And said [the] Commander of an army of Yehowah unto Joshua, “Put off your shoes from upon your feet for the place where you are standing upon it, holy it [is].” So Joshua did so.



And the Commander-in Chief of the armies of Jehovah said to Joshua, “Remove your shoes from your feet, for where you standing is holy.” So Joshua obeyed Him. Footnote

It is clear in this verse that the Commander-in-Chief of the armies of God is Jehovah. A great man or a high ranking angel does not cause the ground around him to be holy. Only God can cause the area in His manifest periphery to become holy. It is at this point that Joshua recognizes that he is speaking to God.


Notice that God’s first direction to Joshua is not one of friendliness or of informality. God and man are completely different. God cannot have fellowship with man, as man has an old sin nature, he has personally committed sin and he carries with him Adam’s imputed sin. The gap between man and God is much greater than we can fathom. One of the symbols of being upon hallowed ground—i.e., being in the presence of God here on earth—is the removal of one’s shoes. The verb is the Qal imperative of nâshal (ל ַש ָג ) [pronounced naw-SHAHL], which means to draw away, to put off, to slip off, to fall off, clear away. Strong's #5394 BDB #675. We find almost the same thing when Moses saw the burning bush. When Jehovah saw that Moses had turned aside to look, God called to him from the midst of the bush, and said, “Moses, Moses!” And he said, “Here I am.” Then He said, “Do not come near here; remove your sandals from your feet, for the place on which you are standing is holy ground.” (Ex. 3:4–5). The sandals acted as a barrier between the man’s feet and the defilement of the ground beneath him. It is the sandals which kept the man’s feet from the dust and from the defilement of the earth. However, in the presence of God, the earth in that area is no longer defiled, but holy, so there was no reason to wear sandals. Shoes, in the ancient world, and to some extent, today, were removed prior to entering into a home (or, into a sanctuary) so that the defilement from without would not be tracked into the home.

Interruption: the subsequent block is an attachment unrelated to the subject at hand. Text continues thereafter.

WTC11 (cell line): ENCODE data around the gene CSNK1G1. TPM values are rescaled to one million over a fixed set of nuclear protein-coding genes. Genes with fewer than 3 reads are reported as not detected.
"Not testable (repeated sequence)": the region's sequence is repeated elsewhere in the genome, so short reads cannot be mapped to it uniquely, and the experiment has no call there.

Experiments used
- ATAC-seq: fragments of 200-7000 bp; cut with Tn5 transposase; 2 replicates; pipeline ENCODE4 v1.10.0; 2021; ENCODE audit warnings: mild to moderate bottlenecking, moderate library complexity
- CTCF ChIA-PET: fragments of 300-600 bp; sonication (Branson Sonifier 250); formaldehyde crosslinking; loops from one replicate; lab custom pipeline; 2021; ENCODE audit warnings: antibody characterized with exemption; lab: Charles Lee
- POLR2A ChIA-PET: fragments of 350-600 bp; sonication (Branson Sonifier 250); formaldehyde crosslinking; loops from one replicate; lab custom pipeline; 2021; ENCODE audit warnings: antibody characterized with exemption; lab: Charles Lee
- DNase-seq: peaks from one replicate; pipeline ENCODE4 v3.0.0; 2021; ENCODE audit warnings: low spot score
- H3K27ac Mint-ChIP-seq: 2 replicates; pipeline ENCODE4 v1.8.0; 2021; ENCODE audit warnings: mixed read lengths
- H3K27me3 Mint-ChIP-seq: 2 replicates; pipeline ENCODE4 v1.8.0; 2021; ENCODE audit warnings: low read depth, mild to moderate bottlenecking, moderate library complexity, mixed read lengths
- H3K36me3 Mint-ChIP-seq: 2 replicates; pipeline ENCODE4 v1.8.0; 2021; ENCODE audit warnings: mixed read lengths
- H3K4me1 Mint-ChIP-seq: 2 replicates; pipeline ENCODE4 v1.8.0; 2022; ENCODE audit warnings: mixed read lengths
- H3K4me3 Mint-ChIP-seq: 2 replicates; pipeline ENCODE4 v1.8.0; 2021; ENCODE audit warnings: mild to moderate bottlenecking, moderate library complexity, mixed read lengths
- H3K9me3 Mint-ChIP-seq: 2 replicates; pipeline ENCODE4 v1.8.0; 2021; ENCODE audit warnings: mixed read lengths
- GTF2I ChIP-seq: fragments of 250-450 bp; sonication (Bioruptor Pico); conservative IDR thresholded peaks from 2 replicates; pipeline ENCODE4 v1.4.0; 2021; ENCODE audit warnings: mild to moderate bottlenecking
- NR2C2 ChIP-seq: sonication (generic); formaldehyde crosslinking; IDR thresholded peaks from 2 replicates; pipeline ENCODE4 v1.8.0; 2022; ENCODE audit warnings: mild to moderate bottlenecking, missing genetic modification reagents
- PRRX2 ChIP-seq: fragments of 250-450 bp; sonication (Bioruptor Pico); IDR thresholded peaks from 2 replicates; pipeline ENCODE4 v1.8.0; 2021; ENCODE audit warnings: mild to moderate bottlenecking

Zodhiates shows himself to be more on the ball than the NIV Study Bible at this juncture. He writes: the man who is called “the captain of the host of the Lord” is actually the Angel of the Lord, a preincarnate appearance of Jesus Christ (Ex. 3:2–6; Judg. 6:12, 16). This is seen in the use of the phrase in verse fifteen: “Loose thy shoe from off thy foot; for the place whereon thou standest is holy.” No man or angel could pronounce a place “holy.” The angel of the Lord also appeared to Moses in the burning bush and used this phrase commanding Moses to take his shoes off (Ex. 3:5). Footnote

Ending the chapter right here was a fairly arbitrary thing to do. The action will continue into the next chapter. Keil and Delitzsch fully agree: If there is any place in which the division of chapters is unsuitable, it is so here; for the appearance of the prince of the angels does not terminate with ch. 5:15, bu twhat he had come to communicate follows in ch. 6:2–5, and ch. 6:1 merely contains an explanatory clause inserted before his message, which serves to throw light upon the situation. Footnote Any other approach to these two chapters is myopic and completely confuses the interpretation thereof.